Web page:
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The European Court of Justice (CJEU) ruling in joined cases C-682/18 (YouTube) and C-683/18 (Cyando), concerning platform liability for copyright-infringing user uploads under Art. 3 (1) InfoSoc Directive, has been eagerly awaited for a long time. Such a long time – almost a year has passed since the Advocate General opinion (see here) – that a casual observer of copyright law may conclude that the judgment has lost its practical significance. After all, on 7 June 2021, a new copyright liability regime for certain online platforms entered into effect: Art. 17 of the Directive on Copyright in the Digital Single Market (DSM Directive).  In this blog post, we explain why the judgment is still highly significant, coming at a time when the fundamental rights compatibility of Art. 17 DSM Directive is acutely in question, very few Member States have implemented the DSM Directive and the legislative process on the Digital Services Act (DSA), attempting to modernize EU law on platform regulation, is in full swing. In part 1, we analyse the Court’s clarification of the circumstances under which a platform performs an act of communication to the public, as well as the overall balancing of fundamental rights on which the judgment is based. Part 2 looks at the impact of the judgment beyond copyright law, by examining the Court’s application of the hosting safe harbour of Art. 14(1) E-Commerce Directive (ECD) and drawing conclusions for the upcoming DSA.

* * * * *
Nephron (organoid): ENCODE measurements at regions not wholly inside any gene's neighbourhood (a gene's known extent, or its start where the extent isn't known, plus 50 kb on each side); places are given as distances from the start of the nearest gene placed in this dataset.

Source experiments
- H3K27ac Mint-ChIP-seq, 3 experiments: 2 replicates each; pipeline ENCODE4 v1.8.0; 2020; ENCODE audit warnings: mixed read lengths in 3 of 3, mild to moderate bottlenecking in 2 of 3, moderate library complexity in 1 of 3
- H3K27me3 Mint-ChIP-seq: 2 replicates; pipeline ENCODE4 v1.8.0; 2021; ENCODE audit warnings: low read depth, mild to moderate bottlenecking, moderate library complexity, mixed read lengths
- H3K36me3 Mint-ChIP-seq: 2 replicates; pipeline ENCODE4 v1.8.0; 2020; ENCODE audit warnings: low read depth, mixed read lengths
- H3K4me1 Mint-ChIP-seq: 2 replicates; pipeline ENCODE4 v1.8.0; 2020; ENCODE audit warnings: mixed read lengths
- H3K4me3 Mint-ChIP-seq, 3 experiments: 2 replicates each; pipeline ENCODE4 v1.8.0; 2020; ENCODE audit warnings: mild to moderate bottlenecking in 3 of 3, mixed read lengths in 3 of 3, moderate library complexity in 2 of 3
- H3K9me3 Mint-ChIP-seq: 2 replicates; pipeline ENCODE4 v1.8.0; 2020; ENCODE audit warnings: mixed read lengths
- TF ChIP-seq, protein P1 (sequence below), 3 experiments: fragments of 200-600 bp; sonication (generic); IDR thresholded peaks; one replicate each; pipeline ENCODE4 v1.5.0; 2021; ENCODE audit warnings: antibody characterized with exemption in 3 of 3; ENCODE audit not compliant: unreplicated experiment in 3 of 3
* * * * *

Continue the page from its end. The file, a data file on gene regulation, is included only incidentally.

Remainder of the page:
Historical Footnote? Why the decision matters today

While the judgement concerns the legal situation before the introduction of the special liability regime in Art. 17 DSM Directive, its reasons are not only a historical footnote. On the contrary, the decision is likely to have significant repercussions. Firstly, because Art. 17 introduces direct liability only for a certain subset of online platforms, since its scope is limited to online content-sharing service providers (OCSSPs). For platforms that host third-party content and do not qualify as OCSSPs, the question of liability under Art. 3 (1) InfoSoc Directive and its interpretation in the present judgment remain important.

The decision may therefore have a direct impact on one of the parties involved, the file-hosting service Uploaded. Uploaded is not likely to qualify as an OCSSP, either because it does not make large amounts of copyright-protected material available to the public by default or because it does not compete with license-based streaming services. The reasons of the judgment support the former argument, as the Court held that the making available of large numbers of works uploaded by its users is not a main functionality of Uploaded.

However, the ruling may also have implications for YouTube, for which there is little doubt regarding its status as OCSSP. Should the CJEU find in the parallel proceedings in case C-401/19 that Art. 17 DSM Directive is partly or as a whole incompatible with the Charter of Fundamental Rights of the EU (the Charter), its liability regime could be null and void. In the absence of a special liability regime, YouTube and other OCSSPs would be subject to the general liability rules under Art. 3(1) InfoSoc Directive and their interpretation by the CJEU.


Focus on Fundamental Rights

With its first question, the German Federal Court of Justice asked in essence whether YouTube and Uploaded carry out a communication to the public within the meaning of Art. 3(1) InfoSoc Directive by making available copyright-protected materials uploaded by their users.